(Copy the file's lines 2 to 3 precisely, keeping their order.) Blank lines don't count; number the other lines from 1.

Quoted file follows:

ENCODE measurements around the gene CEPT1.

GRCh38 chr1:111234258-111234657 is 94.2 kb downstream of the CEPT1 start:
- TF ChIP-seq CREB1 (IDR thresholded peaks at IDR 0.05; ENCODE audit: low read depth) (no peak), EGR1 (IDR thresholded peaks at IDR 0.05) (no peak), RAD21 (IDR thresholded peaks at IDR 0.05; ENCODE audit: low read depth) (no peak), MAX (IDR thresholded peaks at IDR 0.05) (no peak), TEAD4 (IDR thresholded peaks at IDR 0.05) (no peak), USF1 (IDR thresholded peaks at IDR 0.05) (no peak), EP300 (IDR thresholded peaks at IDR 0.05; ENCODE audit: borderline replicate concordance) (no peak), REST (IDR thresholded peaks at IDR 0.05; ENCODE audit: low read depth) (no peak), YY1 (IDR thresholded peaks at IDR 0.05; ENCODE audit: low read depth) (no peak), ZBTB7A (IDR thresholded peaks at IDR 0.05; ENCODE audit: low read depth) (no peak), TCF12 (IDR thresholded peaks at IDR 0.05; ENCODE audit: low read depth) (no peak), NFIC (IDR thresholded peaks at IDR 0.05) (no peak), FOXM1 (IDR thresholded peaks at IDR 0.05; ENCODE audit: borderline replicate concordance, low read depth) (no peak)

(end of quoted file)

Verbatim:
GRCh38 chr1:111234258-111234657 is 94.2 kb downstream of the CEPT1 start:
- TF ChIP-seq CREB1 (IDR thresholded peaks at IDR 0.05; ENCODE audit: low read depth) (no peak), EGR1 (IDR thresholded peaks at IDR 0.05) (no peak), RAD21 (IDR thresholded peaks at IDR 0.05; ENCODE audit: low read depth) (no peak), MAX (IDR thresholded peaks at IDR 0.05) (no peak), TEAD4 (IDR thresholded peaks at IDR 0.05) (no peak), USF1 (IDR thresholded peaks at IDR 0.05) (no peak), EP300 (IDR thresholded peaks at IDR 0.05; ENCODE audit: borderline replicate concordance) (no peak), REST (IDR thresholded peaks at IDR 0.05; ENCODE audit: low read depth) (no peak), YY1 (IDR thresholded peaks at IDR 0.05; ENCODE audit: low read depth) (no peak), ZBTB7A (IDR thresholded peaks at IDR 0.05; ENCODE audit: low read depth) (no peak), TCF12 (IDR thresholded peaks at IDR 0.05; ENCODE audit: low read depth) (no peak), NFIC (IDR thresholded peaks at IDR 0.05) (no peak), FOXM1 (IDR thresholded peaks at IDR 0.05; ENCODE audit: borderline replicate concordance, low read depth) (no peak)